A cold winter gust lifts flakes off dry dusty snow up past the transparent confines of my goggles and helmet. With the suns radiant heat warming the front side of my jacket, I make my way up the snow covered hill of the Des Moines River valley. Shovels and ski poles consume my only two hands, while my line of sight is focused on the pile of freshly made snow. The wind the night before blew the atomized water into the frigid winter air, transforming them into the round ice spheres, that is man-made-snow, creating a shape offering endless possibilities.
The mental enjoyment of building a feature consumes my senses, causing a euphoria which fuels my imagination and pushes my known abilities, creating outcomes that I never thought I was capable of achieving. Before I even begin to gouge away at the snow, I take advantage of the natural contours created by winter itself. This is the purest form of freeskiing; taking no action besides that of locking my boots into the bindings of my skis, and pointing it down hill. The sensation of buttering into a spin and keeping my body relaxed, while at the same time, feeling my way through space looking to spot the landing, is only the beginning of a day filled with the seldom joys of freeskiing.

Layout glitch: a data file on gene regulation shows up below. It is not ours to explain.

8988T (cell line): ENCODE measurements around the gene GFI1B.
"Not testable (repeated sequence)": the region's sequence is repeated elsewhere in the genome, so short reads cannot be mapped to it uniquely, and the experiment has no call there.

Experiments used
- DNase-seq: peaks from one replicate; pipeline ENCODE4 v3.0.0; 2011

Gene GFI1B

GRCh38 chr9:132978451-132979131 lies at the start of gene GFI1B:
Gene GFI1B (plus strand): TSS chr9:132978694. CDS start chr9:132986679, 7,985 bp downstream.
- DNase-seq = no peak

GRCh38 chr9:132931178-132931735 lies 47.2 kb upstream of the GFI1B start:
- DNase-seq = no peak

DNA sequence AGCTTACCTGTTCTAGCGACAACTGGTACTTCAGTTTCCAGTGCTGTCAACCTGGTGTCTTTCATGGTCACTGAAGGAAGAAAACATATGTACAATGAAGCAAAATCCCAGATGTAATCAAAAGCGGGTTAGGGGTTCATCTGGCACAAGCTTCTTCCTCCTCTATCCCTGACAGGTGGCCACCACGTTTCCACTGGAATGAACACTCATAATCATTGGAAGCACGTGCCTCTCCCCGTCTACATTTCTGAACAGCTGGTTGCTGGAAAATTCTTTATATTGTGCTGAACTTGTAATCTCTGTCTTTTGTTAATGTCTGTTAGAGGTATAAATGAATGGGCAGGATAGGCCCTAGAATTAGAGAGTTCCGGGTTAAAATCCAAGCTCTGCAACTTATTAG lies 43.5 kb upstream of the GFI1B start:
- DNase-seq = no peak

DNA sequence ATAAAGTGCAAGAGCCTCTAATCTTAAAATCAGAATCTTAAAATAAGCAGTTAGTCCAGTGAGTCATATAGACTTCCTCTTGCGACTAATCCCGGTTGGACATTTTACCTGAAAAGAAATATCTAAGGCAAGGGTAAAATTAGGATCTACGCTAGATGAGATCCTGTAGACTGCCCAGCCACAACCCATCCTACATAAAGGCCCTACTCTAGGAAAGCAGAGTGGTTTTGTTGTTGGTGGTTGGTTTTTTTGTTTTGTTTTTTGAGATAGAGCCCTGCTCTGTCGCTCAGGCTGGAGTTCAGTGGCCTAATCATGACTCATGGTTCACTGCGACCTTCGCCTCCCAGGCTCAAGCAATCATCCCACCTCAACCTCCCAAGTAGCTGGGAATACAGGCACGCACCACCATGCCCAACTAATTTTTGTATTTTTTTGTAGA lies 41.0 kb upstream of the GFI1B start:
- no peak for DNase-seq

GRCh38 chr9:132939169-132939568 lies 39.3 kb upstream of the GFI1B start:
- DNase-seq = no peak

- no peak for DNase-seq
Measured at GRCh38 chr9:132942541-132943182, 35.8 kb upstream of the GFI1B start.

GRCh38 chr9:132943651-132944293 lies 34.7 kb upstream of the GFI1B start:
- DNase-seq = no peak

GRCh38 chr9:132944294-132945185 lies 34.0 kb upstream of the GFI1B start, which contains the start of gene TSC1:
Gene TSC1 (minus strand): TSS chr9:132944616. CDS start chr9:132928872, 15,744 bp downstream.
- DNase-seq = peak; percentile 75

Winter visits only once a year, displaying the forces of old man winter to the dormant landscapes. The short span of winter illustrates how brief and precious our time of existence really is. The freedom I and others enjoy that has blessed this land for over two hundred years, that has grown the fruit on the tree of liberty that is modern existence, is being destroyed by design. Skiing is expensive, and with the current fiscal policies that are in place, the ability in the future to be able to enjoy my time of existence, on snow, is coming to an end. With this always in the back of my mind, the daunting task of contriving piles of snow into a functioning jump, which is built proportional to the height and span of the piles themselves, becomes a moment I wish will last forever.
Whoever builds it, hits it first. This is the common courtesy agreed upon by all riders. This jump is mine; the geometry reflects my personality and style of riding. When the time arrives for the first hit, I turn up the music built in to the ear pads of my helmet. All of the problems in the world seem trivial at this point. The only thought entering my mind is “how fast”? Immediately when my skis exit the lip of the jump, I know whether or not I will clear the gap to the landing. The few seconds of airtime seem brief in comparison to the time and effort involved in making it happen. These are the simple joys of freeskiing that illustrate to me how brief and precious human existence really is.
If you enjoyed this essay, please consider making a tax-deductible contribution to This I Believe, Inc.